It is with great pleasure that Lucy Lacoste Gallery announces its current exhibition Suzuki Goro: The Story of Oribe, through November 28, 2021, in celebration of the revered Japanese ceramic master’s 80th birthday. In realizing that 2021 was master Suzuki Goro’s 80th birthday year, we knew this milestone was worthy of celebration. Talking to Goro-san, he suggested that all the works be in Oribe, a style known for its eccentricities and free expression.
Oribe originated in the Momoyama period (1573 – 1615) in Japan. While thought of by most as a flowing green glaze, it can be many other colors, including red, black, and brown. Influenced by Japanese fabric design, it often includes drawings in asymmetrical shapes such as squares, rectangles, and circles, on which it is easy to expand, leading to infinite artistic expression. The innovative “Goro” style embodies the spirit of the Momoyama period (spontaneous flowing creativity) combined with his own iconic language drawing on memories of his youth and his life today.
Suzuki Goro is an internationally renowned artist whose life changed from that of an artisan to that of an artist when he discovered pop art in 1969, after a fruitful trip to the USA. Returning to Japan, he was intent on becoming an artist with full expression and individualism.
The work of Suzuki Goro demonstrates a masterful manipulation of the material and an aesthetic of freedom and simplicity. Long admired by Japanese collectors, the work is a favorite of artists and connoisseurs in the United States. Suzuki’s career spans over 60 years, from his early days as a production potter through his tremendous success as an artist of the highest level.
Suzuki Goro’s work has been exhibited extensively in Japan and is included in museum collections in that country such as the Aichi Prefectural Ceramic Museum, the Museum of Fine Arts, Gifu and the Menard Art Museum, Aichi, as well as the United States. His work is represented in the Japanese Pavilion of the Los Angeles County Museum of Art, The Museum of Fine Arts Boston, the Metropolitan Museum of Art, the Peabody Essex Museum, the Worcester Art Museum, the Denver Art Museum and the Marer Collection at Scripps College in Claremont, California. among others.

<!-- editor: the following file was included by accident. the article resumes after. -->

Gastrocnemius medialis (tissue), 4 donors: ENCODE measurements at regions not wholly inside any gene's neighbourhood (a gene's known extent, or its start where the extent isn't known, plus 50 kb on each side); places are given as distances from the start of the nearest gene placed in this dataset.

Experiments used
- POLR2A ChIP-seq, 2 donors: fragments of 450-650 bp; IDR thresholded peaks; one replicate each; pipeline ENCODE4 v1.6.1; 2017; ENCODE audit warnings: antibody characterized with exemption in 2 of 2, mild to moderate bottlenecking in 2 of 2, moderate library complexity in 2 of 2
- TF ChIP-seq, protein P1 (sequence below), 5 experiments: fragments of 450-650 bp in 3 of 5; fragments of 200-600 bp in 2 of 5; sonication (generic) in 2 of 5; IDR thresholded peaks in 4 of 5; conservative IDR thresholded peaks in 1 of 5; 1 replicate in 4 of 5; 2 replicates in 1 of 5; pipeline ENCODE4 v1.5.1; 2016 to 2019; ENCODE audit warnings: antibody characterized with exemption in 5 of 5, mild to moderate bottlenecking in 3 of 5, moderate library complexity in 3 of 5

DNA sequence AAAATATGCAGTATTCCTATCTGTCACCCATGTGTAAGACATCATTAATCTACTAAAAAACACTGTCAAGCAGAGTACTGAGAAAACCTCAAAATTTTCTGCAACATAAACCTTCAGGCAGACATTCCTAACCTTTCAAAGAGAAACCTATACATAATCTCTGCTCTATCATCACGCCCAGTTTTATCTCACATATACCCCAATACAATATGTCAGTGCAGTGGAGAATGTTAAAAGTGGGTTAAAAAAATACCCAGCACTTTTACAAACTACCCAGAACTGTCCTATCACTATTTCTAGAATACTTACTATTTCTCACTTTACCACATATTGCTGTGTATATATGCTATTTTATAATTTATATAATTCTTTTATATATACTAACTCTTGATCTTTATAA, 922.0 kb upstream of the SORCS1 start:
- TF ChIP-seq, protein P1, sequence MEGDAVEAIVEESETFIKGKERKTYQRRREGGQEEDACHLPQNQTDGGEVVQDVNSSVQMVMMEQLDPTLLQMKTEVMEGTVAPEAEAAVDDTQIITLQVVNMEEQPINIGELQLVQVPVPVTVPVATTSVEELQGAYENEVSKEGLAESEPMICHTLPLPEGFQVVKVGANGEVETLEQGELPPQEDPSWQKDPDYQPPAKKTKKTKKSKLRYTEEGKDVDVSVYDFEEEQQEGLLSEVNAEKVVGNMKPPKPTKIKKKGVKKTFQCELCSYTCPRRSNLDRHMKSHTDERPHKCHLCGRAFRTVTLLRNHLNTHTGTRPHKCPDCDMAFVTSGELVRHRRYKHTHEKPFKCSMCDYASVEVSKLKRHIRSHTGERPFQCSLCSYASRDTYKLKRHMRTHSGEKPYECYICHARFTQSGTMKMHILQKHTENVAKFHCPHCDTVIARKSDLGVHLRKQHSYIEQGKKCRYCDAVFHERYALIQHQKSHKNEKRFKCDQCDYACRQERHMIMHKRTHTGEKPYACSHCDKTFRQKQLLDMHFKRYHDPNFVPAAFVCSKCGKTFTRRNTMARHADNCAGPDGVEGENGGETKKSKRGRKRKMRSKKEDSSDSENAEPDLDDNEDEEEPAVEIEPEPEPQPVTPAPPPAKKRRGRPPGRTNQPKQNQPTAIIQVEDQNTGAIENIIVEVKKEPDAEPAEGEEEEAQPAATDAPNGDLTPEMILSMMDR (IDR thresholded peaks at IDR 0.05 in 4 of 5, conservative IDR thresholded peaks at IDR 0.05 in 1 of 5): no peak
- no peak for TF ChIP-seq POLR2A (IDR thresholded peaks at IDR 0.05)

It is an honor to be showing works of this revered master made especially for this exhibition.
What's most important when making pottery is the material. What's wanted in the finished product is texture. Ideally, we extract the raw personality of the clay as it was when buried in the ground. Even if buried in the same area, just a small change in location can affect that personality. Appearance is also affected by the glaze, firing method, and conditions we choose. The personality of the fired pot emerges with use.
My theme for this exhibition is Oribe. As you know, Oribe covers several different types of ceramics. Compared to other forms, I feel that Oribe has more breadth for combining images and shapes. More variation makes it more interesting.
About the works:
There are two ways of making Narumi Oribe. Put simply, in one method red clay is painted onto an Oribe clay, and in the other method Oribe clay is joined with the red clay. The works in this show are mainly made by the joining method. This is clear when you look at the Narumi tokkuri with script. The letters "I, ro, ha, ni, ho, he, to" as well as the letters on the Aka Chawan are from the old Japanese alphabet.
The seven chawan on exhibit each represent a different type of Oribe. I hope they show the differences and qualities of each type. I used to make Oribe chawan on the wheel, but lately I have been hand building them as well. (Sou Oribe and Yahichida are wheel thrown; the rest are hand-built).
The wheel gives a feeling of speed, but hand building has warmth and personality, and its different texture is intriguing.
The leaf-shaped pots were shaped by hand-building, then further shaped after throwing on a wheel – both methods have their good points.
The Yahichida water jar has a squishy ["pudding-like"] feeling. I painted a picture on it by running a brush over it with a light touch. This Yahichida illustration was truly lightly and quickly drawn in one stroke. The E-Oribe water jar [mizusashi] was thrown in a way that shows the movement of the wheel – this is a an excellent piece on which I intentionally placed straight lines on that movement-filled shape.
The end-point of these variations are the Oribe Goribe water jars [mizusashi]. As I was making the various types of chawan, I stacked the fired cups up. I became interested in this stack of cups, and decided to make these jars. This could only be made as a Hoso-Mizusashi (tall water jar). I am satisfied with the results.
The picture drawn on the inside of the Tetsu E-Oribe ceramic box is a memento from long ago. In my childhood, I would load grass or vegetables into a pull-cart to carry them. That was my job. As a child, I raised crows from chicks. Crows left a very deep impression on me. I sometimes paint crows as self-portraits. In this show, those pictures appear on my Guinomi [large sake cups]. - Suzuki Goro, 2021
View the digital show catalogue: